Smoking has been on my mind recently. My husband is a smoker. I am not.
What’s interesting is that in the midst of a global economic recession, big tobacco is doing just fine. According to a recent Associated Press report on tobacco earnings, Philip Morris International’s 2008 profits are up 20 percent and Reynolds American raised its full-year forecast despite decrease in sales volume (think higher prices, lucky smokers). Ch-ching!
Plus, we’re talking about a market of ever increasing taxes on cigarettes. Raising cigarette taxes reduces consumption, especially among kids … but although demand may decrease (decreasing the number of cigarettes smoked), the number of people quitting smoking doesn’t. Simply, the fact that cigarettes (and smokeless tobacco products) are selling as well as ever reaffirms the power of the pull.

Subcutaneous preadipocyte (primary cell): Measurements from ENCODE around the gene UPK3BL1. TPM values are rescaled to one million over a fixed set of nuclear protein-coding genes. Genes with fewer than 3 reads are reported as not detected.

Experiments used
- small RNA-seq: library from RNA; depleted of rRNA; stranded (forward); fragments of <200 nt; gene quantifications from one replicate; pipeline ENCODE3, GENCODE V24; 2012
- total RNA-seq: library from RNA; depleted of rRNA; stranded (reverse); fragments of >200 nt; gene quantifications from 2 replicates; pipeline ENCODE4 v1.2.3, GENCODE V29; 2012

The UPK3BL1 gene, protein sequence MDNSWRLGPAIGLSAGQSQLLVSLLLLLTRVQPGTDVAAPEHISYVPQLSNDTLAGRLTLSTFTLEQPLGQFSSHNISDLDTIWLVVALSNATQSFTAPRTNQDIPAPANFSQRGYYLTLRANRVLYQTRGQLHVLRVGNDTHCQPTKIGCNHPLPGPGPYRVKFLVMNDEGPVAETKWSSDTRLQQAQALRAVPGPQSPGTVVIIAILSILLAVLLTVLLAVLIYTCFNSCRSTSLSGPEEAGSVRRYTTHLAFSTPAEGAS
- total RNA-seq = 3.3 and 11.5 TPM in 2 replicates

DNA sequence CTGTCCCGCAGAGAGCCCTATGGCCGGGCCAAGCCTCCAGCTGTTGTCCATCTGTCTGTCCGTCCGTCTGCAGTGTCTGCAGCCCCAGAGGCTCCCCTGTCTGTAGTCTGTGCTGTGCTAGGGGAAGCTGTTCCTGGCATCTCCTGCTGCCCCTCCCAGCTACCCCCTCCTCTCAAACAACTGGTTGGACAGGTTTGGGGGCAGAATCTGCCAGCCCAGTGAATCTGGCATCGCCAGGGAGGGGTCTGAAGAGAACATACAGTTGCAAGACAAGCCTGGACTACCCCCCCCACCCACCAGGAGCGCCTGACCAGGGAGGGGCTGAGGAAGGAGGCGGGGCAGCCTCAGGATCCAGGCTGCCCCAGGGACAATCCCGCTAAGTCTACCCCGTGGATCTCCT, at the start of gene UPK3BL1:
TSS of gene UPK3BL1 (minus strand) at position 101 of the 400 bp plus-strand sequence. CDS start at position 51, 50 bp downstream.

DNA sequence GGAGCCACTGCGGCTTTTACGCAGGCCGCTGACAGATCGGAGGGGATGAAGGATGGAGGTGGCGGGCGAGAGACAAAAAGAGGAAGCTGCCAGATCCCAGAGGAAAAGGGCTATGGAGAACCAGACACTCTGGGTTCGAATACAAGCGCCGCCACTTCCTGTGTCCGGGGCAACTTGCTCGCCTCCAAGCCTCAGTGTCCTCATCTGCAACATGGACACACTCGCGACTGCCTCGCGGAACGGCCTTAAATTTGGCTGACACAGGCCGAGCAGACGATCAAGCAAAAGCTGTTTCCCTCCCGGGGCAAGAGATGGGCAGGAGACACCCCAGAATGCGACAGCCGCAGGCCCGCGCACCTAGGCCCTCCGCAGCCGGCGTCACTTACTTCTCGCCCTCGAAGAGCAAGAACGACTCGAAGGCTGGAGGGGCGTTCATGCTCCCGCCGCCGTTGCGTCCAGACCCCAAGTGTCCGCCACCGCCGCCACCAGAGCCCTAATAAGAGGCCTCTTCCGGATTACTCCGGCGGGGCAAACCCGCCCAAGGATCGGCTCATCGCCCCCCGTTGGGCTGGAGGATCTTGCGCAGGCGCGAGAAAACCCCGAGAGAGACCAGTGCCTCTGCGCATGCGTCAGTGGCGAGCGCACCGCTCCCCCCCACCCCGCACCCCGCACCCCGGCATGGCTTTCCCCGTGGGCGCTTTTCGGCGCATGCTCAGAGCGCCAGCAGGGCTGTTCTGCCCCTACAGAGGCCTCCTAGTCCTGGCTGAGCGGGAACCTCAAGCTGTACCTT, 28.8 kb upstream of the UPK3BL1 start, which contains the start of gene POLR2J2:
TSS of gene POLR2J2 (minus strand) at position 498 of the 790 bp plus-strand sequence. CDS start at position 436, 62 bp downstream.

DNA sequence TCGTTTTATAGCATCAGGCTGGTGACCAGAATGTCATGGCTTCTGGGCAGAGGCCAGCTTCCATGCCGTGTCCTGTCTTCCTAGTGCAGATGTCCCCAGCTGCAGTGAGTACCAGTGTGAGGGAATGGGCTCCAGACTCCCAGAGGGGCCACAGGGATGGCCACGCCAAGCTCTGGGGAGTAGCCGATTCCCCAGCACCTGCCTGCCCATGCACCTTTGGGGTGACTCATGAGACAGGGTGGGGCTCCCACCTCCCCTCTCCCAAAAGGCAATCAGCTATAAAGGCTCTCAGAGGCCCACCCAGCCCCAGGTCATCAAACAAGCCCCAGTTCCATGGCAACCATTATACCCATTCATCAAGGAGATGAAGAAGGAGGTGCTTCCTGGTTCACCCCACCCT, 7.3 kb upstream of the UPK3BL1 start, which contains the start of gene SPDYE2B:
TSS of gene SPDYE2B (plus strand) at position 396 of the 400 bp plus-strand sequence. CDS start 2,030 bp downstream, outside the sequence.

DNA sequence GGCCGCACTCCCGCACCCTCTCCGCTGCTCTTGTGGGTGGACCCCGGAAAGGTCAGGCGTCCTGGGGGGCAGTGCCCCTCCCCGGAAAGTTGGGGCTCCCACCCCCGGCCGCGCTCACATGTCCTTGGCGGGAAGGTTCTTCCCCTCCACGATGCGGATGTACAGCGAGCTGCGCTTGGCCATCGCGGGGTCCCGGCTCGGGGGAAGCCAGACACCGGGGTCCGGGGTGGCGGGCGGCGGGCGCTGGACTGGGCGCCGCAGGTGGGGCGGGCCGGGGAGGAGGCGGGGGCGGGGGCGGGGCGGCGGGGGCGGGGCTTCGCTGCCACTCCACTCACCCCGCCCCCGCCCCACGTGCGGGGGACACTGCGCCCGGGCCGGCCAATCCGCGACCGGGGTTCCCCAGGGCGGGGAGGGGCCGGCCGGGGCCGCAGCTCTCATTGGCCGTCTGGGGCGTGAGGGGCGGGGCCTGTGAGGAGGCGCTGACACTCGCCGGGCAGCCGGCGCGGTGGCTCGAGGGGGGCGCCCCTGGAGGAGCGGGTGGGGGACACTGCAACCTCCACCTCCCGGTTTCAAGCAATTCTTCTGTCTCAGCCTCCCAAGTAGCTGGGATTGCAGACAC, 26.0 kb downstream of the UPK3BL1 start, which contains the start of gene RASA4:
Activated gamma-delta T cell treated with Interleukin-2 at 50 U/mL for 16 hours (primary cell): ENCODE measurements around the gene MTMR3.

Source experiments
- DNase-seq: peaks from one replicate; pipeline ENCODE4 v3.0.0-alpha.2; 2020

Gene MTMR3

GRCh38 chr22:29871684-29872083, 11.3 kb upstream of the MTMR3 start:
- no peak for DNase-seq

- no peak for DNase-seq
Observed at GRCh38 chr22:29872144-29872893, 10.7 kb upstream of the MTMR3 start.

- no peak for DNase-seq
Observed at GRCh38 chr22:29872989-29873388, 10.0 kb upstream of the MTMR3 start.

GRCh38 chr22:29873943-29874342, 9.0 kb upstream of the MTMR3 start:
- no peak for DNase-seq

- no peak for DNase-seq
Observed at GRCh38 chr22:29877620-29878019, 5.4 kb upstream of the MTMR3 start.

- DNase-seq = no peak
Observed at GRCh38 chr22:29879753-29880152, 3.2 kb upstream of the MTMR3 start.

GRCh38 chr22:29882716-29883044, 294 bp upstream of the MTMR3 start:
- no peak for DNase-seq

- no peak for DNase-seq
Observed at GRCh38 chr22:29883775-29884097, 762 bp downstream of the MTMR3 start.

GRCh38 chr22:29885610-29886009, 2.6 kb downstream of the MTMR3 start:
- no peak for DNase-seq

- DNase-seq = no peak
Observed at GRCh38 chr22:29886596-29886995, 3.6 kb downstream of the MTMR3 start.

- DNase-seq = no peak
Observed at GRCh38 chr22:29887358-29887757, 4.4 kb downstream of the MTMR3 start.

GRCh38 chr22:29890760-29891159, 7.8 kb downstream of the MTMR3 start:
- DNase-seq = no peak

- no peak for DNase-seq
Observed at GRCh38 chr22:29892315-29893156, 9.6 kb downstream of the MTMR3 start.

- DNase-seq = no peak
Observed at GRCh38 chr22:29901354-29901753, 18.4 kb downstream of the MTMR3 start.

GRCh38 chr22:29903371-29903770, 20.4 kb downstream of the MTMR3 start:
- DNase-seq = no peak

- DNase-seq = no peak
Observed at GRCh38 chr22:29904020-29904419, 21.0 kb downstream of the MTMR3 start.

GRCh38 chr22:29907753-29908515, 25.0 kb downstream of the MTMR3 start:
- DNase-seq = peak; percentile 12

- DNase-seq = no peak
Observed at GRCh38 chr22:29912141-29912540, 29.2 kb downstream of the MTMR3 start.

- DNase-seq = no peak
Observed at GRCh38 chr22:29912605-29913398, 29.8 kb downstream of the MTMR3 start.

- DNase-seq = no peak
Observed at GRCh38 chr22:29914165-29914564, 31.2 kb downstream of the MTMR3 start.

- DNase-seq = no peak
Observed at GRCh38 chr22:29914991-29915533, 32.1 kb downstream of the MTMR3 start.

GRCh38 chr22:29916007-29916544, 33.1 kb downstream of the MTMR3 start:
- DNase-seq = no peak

As cigarettes perpetuate lifelong addiction, the fact that sales are doing OK is not surprising. But what constantly surprises me is that in hard times addicts hold on to their addictions rather than deal with them. In fact, it seems like hard economic times have the power to reinforce identity, so that smokers might set themselves even further apart from those who don’t smoke.
I smoke, therefore I am.
What have YOU noticed in your community? Are people smoking more? Less? Is anyone quitting? How attached are the smokers around you to their cigarettes? And what economic penalties need be incurred before a smoker totally stops?